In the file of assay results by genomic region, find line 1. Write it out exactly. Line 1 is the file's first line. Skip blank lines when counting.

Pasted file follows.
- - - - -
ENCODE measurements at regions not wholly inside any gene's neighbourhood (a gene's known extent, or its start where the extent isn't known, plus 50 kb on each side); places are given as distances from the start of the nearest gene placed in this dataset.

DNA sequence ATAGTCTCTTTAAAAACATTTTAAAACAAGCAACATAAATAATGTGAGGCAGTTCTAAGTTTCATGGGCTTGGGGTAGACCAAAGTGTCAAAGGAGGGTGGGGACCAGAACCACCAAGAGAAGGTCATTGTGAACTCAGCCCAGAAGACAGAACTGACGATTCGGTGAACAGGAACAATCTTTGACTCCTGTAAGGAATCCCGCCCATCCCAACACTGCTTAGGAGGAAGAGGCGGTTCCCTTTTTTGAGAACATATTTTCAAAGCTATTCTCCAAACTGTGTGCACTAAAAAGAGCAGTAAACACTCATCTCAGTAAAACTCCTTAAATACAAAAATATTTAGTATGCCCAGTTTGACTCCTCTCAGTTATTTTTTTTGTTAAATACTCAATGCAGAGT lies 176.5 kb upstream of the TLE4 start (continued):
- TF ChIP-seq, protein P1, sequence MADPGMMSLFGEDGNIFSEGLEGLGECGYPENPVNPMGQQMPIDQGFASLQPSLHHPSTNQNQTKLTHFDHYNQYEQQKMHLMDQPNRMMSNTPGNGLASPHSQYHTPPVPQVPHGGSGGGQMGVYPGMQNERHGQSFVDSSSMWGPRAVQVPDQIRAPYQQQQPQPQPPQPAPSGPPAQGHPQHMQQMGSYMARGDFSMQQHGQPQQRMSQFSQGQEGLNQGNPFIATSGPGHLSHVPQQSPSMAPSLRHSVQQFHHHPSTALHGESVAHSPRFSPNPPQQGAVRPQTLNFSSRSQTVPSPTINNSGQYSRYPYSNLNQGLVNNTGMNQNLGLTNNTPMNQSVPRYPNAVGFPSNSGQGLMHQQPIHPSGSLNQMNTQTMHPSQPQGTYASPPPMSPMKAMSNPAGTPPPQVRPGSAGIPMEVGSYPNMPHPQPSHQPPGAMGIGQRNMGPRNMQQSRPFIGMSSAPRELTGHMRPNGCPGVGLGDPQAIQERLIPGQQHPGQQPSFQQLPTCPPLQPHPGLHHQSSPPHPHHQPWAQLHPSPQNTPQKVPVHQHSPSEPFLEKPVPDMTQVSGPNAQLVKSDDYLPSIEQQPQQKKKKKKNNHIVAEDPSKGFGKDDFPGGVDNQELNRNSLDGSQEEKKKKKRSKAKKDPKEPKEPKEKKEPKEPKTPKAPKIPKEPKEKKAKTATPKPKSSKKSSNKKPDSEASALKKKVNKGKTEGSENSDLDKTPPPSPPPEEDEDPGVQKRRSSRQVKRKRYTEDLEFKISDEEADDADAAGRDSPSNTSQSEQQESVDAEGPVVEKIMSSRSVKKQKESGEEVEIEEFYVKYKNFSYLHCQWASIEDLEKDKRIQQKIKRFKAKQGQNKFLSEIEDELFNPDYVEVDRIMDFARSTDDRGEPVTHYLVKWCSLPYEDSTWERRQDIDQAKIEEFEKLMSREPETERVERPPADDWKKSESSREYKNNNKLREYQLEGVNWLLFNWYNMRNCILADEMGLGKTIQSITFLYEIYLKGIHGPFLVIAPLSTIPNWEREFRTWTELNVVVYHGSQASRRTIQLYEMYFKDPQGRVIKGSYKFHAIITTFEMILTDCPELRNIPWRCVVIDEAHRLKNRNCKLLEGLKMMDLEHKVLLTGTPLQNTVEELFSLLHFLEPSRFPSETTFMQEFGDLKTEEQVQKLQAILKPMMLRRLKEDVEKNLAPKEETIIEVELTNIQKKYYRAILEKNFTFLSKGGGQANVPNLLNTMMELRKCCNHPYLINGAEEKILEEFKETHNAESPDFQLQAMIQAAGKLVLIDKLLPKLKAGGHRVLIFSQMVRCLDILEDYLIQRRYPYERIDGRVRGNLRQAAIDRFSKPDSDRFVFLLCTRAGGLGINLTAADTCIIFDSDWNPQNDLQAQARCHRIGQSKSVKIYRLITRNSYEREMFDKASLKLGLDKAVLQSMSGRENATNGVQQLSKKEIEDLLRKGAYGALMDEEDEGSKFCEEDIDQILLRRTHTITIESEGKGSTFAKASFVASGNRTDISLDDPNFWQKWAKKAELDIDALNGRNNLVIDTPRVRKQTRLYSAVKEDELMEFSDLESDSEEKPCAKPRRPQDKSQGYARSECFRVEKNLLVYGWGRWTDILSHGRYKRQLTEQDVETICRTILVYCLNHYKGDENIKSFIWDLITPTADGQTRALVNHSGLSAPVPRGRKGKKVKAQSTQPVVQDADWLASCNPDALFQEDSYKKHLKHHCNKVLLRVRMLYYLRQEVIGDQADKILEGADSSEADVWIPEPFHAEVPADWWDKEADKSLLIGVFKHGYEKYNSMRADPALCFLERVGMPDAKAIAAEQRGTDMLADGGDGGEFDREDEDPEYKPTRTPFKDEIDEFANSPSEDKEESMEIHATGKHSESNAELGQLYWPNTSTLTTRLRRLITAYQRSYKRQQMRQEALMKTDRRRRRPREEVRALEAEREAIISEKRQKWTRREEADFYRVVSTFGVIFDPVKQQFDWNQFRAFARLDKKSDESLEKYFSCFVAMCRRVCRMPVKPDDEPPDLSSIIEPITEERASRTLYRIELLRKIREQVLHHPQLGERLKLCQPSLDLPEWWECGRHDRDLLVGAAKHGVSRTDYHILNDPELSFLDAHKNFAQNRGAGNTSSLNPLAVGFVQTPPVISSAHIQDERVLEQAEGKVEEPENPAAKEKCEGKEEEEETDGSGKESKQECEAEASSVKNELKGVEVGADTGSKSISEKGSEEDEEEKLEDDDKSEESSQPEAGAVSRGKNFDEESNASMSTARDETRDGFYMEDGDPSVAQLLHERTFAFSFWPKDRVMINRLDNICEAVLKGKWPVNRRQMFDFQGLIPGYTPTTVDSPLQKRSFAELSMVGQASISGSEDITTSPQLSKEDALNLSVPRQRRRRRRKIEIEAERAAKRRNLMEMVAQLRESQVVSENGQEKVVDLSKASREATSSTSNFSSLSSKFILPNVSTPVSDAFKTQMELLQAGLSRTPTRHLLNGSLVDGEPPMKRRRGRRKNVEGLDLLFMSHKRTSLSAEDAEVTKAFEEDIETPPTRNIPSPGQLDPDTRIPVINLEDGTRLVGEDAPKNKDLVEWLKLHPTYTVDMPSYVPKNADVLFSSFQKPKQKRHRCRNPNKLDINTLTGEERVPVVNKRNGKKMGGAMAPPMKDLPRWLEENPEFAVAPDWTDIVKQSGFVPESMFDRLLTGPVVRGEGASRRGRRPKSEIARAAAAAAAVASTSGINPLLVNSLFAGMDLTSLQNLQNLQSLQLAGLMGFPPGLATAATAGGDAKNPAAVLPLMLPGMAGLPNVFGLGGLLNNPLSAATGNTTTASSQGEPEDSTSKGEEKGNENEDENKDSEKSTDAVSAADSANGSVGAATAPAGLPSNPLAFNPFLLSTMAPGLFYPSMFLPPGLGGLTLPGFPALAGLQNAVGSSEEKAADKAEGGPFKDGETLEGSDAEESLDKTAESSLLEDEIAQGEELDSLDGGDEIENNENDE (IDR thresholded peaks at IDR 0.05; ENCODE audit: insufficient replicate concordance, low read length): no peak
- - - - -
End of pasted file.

ENCODE measurements at regions not wholly inside any gene's neighbourhood (a gene's known extent, or its start where the extent isn't known, plus 50 kb on each side); places are given as distances from the start of the nearest gene placed in this dataset.